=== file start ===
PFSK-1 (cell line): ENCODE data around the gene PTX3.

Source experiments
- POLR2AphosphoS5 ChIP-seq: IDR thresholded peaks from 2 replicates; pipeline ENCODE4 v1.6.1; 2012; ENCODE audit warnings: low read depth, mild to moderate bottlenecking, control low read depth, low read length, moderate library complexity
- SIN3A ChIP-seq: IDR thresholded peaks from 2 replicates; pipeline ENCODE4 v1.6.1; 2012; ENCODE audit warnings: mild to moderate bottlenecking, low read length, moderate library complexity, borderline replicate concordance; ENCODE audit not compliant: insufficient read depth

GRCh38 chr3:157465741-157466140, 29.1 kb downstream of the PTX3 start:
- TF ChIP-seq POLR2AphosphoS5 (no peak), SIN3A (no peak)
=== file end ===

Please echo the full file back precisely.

PFSK-1 (cell line): ENCODE data around the gene PTX3.

Source experiments
- POLR2AphosphoS5 ChIP-seq: IDR thresholded peaks from 2 replicates; pipeline ENCODE4 v1.6.1; 2012; ENCODE audit warnings: low read depth, mild to moderate bottlenecking, control low read depth, low read length, moderate library complexity
- SIN3A ChIP-seq: IDR thresholded peaks from 2 replicates; pipeline ENCODE4 v1.6.1; 2012; ENCODE audit warnings: mild to moderate bottlenecking, low read length, moderate library complexity, borderline replicate concordance; ENCODE audit not compliant: insufficient read depth

GRCh38 chr3:157465741-157466140, 29.1 kb downstream of the PTX3 start:
- TF ChIP-seq POLR2AphosphoS5 (no peak), SIN3A (no peak)